In my area of the country, I don’t really notice racism.  There’s not the clash of races here that there is other places in our country.  There were times of my youth that I truly believed it had disappeared, and it was all in people’s head.  I hated when people played “the race card.”  Now that I’m in my 30s, not only do I see racism everywhere, but I see prejudgment everywhere…even in myself.  Goodness, we all prejudge people to some extent.  Racism is a prejudgement that can be done without even speaking to someone.  I’m not justifying it by any means, most especially in myself.  I’m just stating that when I look at myself, I have really strong opinions about things, and those opinions are not always correct.  To say I was never wrong would be a greater hypocrisy.

And yet…though this narrator has blatant ideas in her head, before she even meets her native neighbors, what solidifies her disgust is the total acceptance in that community of beating and degrading women, of encouraging and allowing blatant alcoholism, with even 10 year olds getting drunk consistently.  She ends up making friends with a small handful of them, but overall, she just can’t stand it.

Which brings the other issues to the discussion, if I dare.  It is a delicate balance to not prejudge a people, and to love them as the human beings God created them, and yet not ignoring the very real dangers or issues within that subculture.  It is not acceptable to speak badly of a minority, but what if there are major issues needing addressing within that minority?  Not every Native American she met was a drunk, and some became close family friends, but drunkenness, drunk driving, and wife beating was a very common problem among the families she met.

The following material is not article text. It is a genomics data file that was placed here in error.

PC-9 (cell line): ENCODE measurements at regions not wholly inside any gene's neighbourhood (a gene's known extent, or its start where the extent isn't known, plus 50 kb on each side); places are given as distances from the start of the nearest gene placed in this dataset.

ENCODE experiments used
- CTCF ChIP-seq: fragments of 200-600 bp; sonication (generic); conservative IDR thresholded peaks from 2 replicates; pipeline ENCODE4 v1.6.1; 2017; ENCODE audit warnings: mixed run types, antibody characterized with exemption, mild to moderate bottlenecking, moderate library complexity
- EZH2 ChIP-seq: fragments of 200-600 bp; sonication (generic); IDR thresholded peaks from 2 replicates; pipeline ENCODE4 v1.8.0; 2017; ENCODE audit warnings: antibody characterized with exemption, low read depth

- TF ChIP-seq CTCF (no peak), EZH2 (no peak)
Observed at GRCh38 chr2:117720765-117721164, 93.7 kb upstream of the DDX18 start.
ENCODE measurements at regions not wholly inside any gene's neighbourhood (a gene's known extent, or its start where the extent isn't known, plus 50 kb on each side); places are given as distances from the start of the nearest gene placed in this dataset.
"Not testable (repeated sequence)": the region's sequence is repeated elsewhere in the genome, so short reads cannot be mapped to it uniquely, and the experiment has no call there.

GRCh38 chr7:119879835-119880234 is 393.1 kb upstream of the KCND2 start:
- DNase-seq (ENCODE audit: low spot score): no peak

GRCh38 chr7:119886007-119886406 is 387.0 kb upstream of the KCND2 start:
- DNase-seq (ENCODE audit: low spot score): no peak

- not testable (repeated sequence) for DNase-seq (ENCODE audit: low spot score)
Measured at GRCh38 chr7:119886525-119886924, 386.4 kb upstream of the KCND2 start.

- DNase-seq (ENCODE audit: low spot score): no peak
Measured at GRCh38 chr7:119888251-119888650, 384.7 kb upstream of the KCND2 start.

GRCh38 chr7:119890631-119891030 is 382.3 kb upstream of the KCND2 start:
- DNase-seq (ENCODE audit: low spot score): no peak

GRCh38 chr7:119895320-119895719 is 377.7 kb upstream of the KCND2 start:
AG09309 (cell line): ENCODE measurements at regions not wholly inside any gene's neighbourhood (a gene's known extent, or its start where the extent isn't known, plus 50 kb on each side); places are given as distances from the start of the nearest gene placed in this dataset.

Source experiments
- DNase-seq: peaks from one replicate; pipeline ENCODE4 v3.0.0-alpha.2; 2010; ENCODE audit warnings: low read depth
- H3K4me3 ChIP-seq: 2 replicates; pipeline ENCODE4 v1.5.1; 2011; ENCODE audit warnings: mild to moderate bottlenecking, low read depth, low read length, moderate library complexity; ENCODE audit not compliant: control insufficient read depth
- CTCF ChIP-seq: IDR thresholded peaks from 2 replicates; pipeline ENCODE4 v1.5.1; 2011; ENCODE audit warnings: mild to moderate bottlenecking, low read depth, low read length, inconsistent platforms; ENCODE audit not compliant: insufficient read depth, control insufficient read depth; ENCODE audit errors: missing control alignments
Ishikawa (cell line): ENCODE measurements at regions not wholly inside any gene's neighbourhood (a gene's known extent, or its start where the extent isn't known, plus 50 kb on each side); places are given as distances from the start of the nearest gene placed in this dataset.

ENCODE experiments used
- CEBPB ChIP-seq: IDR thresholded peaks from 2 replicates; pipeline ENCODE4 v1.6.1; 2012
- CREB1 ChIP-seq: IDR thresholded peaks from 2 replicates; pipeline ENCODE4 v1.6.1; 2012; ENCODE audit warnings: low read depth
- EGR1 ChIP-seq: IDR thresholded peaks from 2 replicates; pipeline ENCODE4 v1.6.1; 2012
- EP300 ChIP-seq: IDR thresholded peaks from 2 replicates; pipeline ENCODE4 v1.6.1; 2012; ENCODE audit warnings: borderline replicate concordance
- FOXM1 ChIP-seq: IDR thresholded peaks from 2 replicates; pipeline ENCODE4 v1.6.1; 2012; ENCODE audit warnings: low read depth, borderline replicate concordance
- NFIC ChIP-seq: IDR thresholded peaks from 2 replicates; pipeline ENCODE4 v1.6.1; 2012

Or was it?  Maybe she just saw what she wanted to see, and wrote it down.  Is she a reliable narrator in this instance?  I don’t know.  In some instances she is not speaking from an attitude of love.  One phrase  she used about how she was glad that land was taken from these people sent chills down my spine.

But it has gotten me thinking.  I know this book has fallen out of favor with many literary people because of these passages, but I think that these passages only got me thinking, and mulling over the issue of racism.  Isn’t that the point?  Shouldn’t we read things that challenge our thinking, and make us analyze what we believe to be true?

The hard part in this culture, I think, is that people get so scared to talk about it.  It’s so easy to screw up that kind of conversation and look like a fool.  There are terms to use, and terms that offend.  To be honest I’m not always current with the proper terms.  I have met indians who prefer the term “Native American” and ones that prefer “Indian.”  I’m a bumbling idiot when it comes to being properly politically correct.  While some element of the politically correct crowd annoys me, the side that offends without care or compassion to people’s feelings annoy me too.  So it feels as though I have no camp that I belong in.  I’m in the camp that desires to love people, but does so imperfectly.

Linking up with Ginny’s Yarn Along.